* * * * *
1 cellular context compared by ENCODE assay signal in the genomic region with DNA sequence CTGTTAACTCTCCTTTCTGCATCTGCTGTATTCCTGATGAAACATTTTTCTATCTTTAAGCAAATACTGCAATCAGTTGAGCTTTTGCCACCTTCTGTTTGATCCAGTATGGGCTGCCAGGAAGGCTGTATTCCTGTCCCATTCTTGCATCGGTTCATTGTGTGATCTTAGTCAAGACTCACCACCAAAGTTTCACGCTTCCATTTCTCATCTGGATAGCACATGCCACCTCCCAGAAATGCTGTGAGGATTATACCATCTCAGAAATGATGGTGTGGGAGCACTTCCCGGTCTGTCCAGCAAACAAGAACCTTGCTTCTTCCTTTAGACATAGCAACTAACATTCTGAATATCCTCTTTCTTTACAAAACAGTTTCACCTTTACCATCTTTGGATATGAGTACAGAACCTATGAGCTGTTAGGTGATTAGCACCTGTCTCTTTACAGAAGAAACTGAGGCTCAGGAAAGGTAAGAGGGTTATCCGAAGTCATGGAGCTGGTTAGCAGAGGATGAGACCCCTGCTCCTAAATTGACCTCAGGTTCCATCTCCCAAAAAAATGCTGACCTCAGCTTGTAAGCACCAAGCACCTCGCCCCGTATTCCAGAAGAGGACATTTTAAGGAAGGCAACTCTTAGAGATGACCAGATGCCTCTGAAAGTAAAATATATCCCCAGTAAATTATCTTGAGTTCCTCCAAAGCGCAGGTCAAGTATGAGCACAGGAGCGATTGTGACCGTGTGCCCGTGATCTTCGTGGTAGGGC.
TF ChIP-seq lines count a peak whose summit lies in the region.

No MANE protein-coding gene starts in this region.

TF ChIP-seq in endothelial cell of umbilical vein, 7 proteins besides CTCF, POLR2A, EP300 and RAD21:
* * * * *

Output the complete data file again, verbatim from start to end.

1 cellular context compared by ENCODE assay signal in the genomic region with DNA sequence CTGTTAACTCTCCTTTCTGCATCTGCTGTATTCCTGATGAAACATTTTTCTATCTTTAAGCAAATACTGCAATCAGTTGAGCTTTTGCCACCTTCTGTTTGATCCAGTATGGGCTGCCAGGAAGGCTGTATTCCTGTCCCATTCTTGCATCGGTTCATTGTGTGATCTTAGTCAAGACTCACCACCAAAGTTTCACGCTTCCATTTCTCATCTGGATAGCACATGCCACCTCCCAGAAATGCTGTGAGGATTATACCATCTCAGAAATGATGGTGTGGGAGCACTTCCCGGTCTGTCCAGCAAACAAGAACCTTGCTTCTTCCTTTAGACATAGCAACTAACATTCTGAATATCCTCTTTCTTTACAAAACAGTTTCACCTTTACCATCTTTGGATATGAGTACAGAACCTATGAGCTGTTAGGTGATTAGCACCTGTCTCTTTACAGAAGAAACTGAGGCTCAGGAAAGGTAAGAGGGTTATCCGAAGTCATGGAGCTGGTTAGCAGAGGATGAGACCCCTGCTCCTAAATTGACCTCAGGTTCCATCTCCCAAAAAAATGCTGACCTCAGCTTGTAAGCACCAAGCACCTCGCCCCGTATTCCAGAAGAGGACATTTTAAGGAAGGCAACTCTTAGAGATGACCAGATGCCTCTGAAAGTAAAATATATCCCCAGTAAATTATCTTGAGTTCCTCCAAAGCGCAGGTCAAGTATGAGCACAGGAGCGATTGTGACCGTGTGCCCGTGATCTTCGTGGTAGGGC.
TF ChIP-seq lines count a peak whose summit lies in the region.

No MANE protein-coding gene starts in this region.

TF ChIP-seq in endothelial cell of umbilical vein, 7 proteins besides CTCF, POLR2A, EP300 and RAD21: